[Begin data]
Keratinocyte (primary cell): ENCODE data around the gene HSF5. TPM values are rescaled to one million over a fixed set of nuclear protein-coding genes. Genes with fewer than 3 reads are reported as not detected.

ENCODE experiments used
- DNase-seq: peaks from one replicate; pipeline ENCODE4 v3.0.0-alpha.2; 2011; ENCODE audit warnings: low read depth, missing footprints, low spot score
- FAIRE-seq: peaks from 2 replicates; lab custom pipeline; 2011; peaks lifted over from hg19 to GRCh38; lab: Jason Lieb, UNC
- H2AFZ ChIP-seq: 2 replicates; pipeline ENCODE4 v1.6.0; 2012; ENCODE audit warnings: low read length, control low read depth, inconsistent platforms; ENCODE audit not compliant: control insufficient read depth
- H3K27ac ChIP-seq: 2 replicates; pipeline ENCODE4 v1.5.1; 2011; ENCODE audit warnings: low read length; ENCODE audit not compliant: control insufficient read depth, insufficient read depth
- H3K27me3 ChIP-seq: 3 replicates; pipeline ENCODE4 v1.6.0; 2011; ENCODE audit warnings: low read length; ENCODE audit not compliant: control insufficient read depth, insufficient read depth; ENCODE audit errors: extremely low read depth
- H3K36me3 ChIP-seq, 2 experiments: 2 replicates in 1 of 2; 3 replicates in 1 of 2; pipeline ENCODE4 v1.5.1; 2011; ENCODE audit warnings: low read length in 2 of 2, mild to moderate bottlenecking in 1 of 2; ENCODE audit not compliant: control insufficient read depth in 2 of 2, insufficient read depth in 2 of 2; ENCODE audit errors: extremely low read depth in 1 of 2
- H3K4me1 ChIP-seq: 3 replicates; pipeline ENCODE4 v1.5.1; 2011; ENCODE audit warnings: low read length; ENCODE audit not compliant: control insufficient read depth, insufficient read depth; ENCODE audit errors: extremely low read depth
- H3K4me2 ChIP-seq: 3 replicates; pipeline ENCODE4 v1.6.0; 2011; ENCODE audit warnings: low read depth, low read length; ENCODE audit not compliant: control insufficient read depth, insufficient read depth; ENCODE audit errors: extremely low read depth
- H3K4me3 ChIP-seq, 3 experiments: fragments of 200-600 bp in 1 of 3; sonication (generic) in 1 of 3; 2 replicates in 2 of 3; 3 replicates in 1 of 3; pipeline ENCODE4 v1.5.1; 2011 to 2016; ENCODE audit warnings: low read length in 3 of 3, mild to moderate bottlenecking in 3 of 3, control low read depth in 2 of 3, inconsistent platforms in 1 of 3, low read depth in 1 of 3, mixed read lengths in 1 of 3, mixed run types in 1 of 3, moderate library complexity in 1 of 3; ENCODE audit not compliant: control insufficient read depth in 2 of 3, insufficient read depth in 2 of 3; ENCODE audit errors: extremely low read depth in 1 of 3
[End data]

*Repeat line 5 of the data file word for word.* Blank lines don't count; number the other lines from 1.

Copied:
- H2AFZ ChIP-seq: 2 replicates; pipeline ENCODE4 v1.6.0; 2012; ENCODE audit warnings: low read length, control low read depth, inconsistent platforms; ENCODE audit not compliant: control insufficient read depth